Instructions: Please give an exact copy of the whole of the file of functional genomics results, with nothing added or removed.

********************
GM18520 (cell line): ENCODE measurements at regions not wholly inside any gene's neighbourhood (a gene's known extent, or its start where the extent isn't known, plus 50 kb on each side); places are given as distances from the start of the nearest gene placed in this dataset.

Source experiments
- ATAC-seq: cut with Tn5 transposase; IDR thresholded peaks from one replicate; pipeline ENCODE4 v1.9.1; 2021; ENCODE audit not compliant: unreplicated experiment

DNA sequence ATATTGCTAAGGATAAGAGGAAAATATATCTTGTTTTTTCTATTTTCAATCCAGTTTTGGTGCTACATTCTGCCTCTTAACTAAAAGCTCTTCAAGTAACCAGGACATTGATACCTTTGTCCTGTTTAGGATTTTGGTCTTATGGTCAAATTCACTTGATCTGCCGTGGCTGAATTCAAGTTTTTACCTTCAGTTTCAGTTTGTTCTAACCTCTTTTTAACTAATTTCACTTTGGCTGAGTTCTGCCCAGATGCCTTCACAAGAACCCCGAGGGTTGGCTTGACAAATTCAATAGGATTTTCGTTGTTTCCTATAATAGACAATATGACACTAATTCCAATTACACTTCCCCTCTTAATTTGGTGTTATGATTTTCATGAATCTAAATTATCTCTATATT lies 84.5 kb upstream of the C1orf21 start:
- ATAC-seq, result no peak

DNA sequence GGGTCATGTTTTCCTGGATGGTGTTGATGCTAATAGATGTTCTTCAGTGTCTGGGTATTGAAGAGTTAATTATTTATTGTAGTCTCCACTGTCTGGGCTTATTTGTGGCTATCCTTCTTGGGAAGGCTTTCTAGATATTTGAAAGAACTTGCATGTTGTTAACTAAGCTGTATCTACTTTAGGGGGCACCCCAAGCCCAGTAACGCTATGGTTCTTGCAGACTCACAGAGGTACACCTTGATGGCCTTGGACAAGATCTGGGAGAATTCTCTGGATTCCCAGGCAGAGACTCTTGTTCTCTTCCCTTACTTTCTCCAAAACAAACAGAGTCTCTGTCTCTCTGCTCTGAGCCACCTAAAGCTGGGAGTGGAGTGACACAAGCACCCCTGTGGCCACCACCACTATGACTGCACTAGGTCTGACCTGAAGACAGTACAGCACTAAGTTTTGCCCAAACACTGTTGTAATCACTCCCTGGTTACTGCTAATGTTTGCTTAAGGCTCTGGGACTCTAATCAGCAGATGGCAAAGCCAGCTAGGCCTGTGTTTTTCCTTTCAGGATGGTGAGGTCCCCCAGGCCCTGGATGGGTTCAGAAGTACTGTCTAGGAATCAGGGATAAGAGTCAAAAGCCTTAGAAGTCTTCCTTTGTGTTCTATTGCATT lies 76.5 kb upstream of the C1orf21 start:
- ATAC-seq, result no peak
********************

GM18520 (cell line): ENCODE measurements at regions not wholly inside any gene's neighbourhood (a gene's known extent, or its start where the extent isn't known, plus 50 kb on each side); places are given as distances from the start of the nearest gene placed in this dataset.

Source experiments
- ATAC-seq: cut with Tn5 transposase; IDR thresholded peaks from one replicate; pipeline ENCODE4 v1.9.1; 2021; ENCODE audit not compliant: unreplicated experiment

DNA sequence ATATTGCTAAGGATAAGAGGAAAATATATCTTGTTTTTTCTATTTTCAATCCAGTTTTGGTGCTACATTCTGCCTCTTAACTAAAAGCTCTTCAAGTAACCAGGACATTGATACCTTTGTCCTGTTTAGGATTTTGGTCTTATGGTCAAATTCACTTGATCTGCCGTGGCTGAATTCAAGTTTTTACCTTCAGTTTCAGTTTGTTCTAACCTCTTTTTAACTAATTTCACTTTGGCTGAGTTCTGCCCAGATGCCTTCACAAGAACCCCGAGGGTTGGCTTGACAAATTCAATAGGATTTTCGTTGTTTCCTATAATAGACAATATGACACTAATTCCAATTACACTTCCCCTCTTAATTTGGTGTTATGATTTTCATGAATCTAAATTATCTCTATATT lies 84.5 kb upstream of the C1orf21 start:
- ATAC-seq, result no peak

DNA sequence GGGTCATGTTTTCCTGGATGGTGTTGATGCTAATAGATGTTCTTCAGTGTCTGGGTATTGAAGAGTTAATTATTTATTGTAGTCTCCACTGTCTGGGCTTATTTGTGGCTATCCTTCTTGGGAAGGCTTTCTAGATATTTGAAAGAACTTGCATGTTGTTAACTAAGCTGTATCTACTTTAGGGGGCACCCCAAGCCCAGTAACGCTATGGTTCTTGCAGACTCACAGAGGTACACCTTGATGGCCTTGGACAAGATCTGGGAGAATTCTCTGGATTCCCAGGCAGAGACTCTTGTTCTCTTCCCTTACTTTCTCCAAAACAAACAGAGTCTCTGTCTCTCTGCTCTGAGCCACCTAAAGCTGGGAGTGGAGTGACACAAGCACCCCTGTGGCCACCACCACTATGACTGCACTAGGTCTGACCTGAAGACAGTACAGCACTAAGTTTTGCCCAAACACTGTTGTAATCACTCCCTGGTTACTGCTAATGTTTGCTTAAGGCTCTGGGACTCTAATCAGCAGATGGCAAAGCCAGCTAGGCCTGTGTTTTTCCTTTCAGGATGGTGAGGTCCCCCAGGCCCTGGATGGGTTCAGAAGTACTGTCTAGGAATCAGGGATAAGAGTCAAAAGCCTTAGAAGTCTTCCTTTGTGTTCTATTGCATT lies 76.5 kb upstream of the C1orf21 start:
- ATAC-seq, result no peak